Physician Assistant and Certified Nursing Assistant Convicted in $200 Million Medicare Fraud Scheme
WASHINGTON—A federal jury in Miami today convicted a physician assistant and a certified nursing assistant, both South Florida residents, for their participation in a Medicare fraud scheme involving approximately $200 million in fraudulent billings by American Therapeutic Corporation (ATC), a mental health care company headquartered in Miami.
Assistant Attorney General Leslie R. Caldwell of the Justice Department’s Criminal Division, U.S. Attorney Wifredo A. Ferrer of the Southern District of Florida, Special Agent in Charge George L. Piro of the FBI’s Miami Field Office, and Acting Special Agent in Charge Reginald France of the Health and Human Services Office of Inspector General (HHS-OIG) region including all of Florida made the announcement.
Roger Bergman, 65, a physician assistant licensed in Florida, and Rodolfo Santaya, 55, a certified nursing assistant licensed in Florida, were each charged in an indictment on Jan. 28, 2014. Today, Bergman was found guilty of conspiracy to commit health care fraud and wire fraud and conspiracy to make false statements relating to health care matters. Santaya was found guilty of conspiracy to commit health care fraud and wire fraud, conspiracy to pay and receive bribes and kickbacks, and two counts of receiving bribes and kickbacks in connection with a federal health care benefit program.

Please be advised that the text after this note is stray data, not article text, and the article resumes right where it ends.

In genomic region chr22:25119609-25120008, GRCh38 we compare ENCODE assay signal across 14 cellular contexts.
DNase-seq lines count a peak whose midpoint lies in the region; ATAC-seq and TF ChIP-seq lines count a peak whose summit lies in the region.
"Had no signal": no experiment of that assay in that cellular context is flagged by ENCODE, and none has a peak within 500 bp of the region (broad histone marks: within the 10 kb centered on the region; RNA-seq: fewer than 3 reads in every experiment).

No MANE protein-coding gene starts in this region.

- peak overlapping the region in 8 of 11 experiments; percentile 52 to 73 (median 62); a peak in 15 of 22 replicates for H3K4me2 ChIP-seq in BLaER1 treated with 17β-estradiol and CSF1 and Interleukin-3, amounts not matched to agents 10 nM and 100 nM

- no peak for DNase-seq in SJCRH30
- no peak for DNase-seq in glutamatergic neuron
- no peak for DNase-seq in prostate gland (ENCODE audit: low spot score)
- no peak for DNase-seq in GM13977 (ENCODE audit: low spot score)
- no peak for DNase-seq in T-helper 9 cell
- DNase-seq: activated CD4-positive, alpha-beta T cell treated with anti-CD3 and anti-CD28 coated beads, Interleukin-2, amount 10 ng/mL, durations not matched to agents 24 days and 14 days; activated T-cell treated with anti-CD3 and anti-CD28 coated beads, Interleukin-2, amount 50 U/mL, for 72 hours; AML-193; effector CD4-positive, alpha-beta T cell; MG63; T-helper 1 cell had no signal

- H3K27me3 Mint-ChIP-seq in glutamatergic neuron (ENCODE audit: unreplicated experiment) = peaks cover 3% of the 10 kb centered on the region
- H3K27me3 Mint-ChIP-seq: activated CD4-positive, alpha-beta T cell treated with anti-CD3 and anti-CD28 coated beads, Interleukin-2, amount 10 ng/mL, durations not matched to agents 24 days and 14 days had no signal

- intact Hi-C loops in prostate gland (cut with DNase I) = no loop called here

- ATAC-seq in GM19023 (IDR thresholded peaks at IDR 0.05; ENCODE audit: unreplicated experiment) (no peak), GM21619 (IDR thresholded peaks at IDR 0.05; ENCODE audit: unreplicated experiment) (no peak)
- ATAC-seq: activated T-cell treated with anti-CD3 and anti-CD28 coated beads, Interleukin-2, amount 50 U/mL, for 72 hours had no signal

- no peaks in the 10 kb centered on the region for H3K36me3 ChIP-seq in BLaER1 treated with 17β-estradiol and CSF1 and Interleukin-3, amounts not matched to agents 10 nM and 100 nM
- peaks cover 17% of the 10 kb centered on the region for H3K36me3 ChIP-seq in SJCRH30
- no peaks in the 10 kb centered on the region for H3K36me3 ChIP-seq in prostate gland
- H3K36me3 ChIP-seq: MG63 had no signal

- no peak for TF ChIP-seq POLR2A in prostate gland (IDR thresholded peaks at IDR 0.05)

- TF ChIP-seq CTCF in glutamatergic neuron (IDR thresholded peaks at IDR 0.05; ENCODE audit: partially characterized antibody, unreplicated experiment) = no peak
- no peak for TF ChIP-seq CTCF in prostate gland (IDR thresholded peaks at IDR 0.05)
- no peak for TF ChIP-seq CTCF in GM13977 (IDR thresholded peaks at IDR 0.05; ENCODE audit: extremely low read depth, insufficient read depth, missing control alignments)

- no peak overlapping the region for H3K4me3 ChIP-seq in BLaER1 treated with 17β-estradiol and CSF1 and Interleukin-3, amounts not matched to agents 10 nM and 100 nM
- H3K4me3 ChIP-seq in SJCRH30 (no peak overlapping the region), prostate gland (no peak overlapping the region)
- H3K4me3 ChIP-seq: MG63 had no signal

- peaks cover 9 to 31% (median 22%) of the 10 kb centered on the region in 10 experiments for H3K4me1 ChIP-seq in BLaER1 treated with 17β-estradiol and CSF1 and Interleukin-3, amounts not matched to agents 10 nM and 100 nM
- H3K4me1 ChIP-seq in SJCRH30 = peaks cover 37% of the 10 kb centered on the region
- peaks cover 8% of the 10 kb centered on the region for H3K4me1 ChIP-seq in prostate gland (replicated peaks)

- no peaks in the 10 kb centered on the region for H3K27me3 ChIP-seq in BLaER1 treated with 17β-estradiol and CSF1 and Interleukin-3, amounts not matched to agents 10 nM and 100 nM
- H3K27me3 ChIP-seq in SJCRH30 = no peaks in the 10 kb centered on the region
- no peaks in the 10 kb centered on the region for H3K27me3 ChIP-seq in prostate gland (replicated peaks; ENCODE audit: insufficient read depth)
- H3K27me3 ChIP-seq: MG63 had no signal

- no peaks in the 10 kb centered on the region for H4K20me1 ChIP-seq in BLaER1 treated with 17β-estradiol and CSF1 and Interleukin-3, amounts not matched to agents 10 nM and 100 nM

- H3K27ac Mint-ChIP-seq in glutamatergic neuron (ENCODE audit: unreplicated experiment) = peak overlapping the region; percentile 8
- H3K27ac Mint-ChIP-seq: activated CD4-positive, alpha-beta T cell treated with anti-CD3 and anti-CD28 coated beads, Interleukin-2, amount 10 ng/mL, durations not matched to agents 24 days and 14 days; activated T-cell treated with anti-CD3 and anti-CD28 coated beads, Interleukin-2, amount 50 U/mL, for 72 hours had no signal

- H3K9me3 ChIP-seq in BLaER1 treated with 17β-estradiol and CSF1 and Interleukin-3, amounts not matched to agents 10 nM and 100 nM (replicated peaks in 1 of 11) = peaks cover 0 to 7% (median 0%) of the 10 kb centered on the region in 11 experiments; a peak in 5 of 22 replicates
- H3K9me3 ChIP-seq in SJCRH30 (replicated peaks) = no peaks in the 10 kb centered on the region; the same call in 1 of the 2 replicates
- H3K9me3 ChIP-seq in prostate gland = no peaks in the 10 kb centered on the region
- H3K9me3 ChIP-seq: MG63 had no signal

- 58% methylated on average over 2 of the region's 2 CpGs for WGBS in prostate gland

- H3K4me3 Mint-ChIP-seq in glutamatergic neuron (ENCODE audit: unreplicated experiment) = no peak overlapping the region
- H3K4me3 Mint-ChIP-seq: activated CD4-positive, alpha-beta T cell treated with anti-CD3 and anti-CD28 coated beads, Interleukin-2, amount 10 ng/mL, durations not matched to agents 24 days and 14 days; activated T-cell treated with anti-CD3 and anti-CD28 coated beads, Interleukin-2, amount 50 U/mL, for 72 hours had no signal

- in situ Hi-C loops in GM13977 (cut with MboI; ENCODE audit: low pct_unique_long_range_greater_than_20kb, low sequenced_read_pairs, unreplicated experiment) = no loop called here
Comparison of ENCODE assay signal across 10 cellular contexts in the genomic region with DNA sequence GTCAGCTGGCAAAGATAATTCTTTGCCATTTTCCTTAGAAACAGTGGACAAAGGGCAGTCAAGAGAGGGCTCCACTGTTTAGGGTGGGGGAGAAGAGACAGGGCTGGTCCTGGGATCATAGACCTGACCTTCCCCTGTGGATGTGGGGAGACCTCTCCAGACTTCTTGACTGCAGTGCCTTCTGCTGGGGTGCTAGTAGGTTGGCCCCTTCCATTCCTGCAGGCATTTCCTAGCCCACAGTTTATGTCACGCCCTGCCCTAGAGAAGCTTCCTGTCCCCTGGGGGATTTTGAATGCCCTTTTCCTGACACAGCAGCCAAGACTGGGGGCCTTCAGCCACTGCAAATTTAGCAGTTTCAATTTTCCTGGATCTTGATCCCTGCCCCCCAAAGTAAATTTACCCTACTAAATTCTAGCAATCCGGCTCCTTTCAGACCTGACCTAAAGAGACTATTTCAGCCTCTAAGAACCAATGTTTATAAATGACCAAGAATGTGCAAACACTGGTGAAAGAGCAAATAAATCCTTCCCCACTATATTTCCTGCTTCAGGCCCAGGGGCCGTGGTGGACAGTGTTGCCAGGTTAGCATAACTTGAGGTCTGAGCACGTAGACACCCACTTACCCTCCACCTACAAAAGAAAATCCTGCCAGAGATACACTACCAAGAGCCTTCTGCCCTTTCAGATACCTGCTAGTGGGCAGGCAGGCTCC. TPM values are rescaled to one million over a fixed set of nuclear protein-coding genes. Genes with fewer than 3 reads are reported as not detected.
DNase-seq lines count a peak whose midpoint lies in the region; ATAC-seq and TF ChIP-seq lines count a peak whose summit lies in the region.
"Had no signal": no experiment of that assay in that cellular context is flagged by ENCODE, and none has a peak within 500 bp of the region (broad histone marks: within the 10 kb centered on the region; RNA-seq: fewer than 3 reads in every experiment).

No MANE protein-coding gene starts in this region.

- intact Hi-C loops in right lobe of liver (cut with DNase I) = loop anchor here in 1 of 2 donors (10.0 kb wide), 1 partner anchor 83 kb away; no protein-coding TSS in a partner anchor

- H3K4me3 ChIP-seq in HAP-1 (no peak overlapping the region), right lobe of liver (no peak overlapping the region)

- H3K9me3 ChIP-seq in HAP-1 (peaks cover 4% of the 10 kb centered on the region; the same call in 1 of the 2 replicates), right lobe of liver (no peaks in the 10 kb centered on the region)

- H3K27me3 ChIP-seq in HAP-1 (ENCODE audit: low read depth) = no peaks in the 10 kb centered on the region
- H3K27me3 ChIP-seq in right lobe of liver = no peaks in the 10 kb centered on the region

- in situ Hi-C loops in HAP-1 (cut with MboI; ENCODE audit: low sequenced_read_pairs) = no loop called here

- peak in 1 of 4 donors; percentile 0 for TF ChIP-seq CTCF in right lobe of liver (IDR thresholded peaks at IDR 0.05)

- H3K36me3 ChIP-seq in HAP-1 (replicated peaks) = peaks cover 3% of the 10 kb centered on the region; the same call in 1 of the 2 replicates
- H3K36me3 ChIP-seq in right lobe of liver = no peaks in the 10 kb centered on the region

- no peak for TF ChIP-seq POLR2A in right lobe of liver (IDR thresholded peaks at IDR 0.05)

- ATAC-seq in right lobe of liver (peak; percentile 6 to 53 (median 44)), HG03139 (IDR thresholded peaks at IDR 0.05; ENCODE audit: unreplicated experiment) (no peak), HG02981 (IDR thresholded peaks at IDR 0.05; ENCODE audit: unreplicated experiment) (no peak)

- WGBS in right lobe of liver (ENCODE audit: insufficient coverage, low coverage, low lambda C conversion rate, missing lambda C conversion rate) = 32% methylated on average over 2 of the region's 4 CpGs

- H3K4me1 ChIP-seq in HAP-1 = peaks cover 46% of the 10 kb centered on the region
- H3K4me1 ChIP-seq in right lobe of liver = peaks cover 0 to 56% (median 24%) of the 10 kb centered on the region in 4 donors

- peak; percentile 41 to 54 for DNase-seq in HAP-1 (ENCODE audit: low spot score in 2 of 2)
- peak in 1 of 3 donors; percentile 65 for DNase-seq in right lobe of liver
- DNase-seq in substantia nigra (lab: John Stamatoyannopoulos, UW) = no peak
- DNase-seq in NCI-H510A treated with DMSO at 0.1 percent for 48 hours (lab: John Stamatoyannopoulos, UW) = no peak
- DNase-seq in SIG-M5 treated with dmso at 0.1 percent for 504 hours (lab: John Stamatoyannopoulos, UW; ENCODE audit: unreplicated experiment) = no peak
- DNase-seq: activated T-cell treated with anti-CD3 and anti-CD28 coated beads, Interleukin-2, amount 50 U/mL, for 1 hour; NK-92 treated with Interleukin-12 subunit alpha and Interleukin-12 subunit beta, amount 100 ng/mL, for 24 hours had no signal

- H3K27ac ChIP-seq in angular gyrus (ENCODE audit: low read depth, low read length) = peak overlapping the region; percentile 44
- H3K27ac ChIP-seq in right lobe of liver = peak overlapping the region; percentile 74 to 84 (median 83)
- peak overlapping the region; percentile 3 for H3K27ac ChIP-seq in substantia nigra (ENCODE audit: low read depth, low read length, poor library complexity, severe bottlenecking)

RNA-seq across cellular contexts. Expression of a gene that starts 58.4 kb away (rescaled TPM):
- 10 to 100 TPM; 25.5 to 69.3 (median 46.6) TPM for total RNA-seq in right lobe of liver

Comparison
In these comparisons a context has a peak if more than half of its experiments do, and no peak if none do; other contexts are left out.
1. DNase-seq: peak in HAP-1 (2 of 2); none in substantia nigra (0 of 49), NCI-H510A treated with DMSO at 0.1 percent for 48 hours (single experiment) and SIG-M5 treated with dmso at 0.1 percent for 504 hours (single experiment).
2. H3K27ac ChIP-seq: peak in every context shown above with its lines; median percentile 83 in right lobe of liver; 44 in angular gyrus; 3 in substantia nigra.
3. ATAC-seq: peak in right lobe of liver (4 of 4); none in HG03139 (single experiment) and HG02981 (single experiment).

ATC, Medlink Professional Management Group Inc.—a management company associated with ATC—and multiple individuals, including ATC’s owners, have all previously pleaded guilty or have been convicted at trial in connection with the fraud scheme. ATC operated purported partial hospitalization programs (PHPs) in seven locations throughout Orlando and south Florida. A PHP is a form of intensive treatment for severe mental illness.
According to evidence presented at trial, Bergman, Santaya and their co-conspirators caused the submission of fraudulent claims to Medicare through ATC seeking reimbursement for mental health services that were not provided or were provided to patients who were not eligible to receive the services. Bergman, who worked at ATC’s Miami and Homestead, Florida, offices, created, falsified and signed fraudulent medical documentation to make it appear to Medicare that ATC’s patients qualified for, and received, PHP services, even though they did not. Santaya received hundreds of thousands of dollars in illegal kickback payments in exchange for delivering ineligible Medicare beneficiaries to ATC’s Homestead office.
Throughout the course of the conspiracy, ATC and its employees paid tens of millions of dollars in kickbacks in exchange for the names and identification numbers of Medicare beneficiaries so that ATC could fraudulently bill Medicare for PHP services that it never provided or that it purportedly provided to beneficiaries who were not eligible to receive PHP treatment.
The case is being investigated by the FBI and HHS-OIG and was brought as part of the Medicare Fraud Strike Force, under the supervision of the Criminal Division’s Fraud Section and the U.S. Attorney’s Office for the Southern District of Florida. The case is being prosecuted by Assistant Chief Robert A. Zink and Trial Attorneys Nicholas E. Surmacz and Kelly Graves of the Criminal Division.
Since its inception in March 2007, the Medicare Fraud Strike Force, now operating in nine cities across the country, has charged nearly 1,900 defendants who have collectively billed the Medicare program for more than $6 billion. In addition, the HHS Centers for Medicare and Medicaid Services, working in conjunction with the HHS-OIG, are taking steps to increase accountability and decrease the presence of fraudulent providers.
To learn more about the Health Care Fraud Prevention and Enforcement Team (HEAT), go to: www.stopmedicarefraud.gov.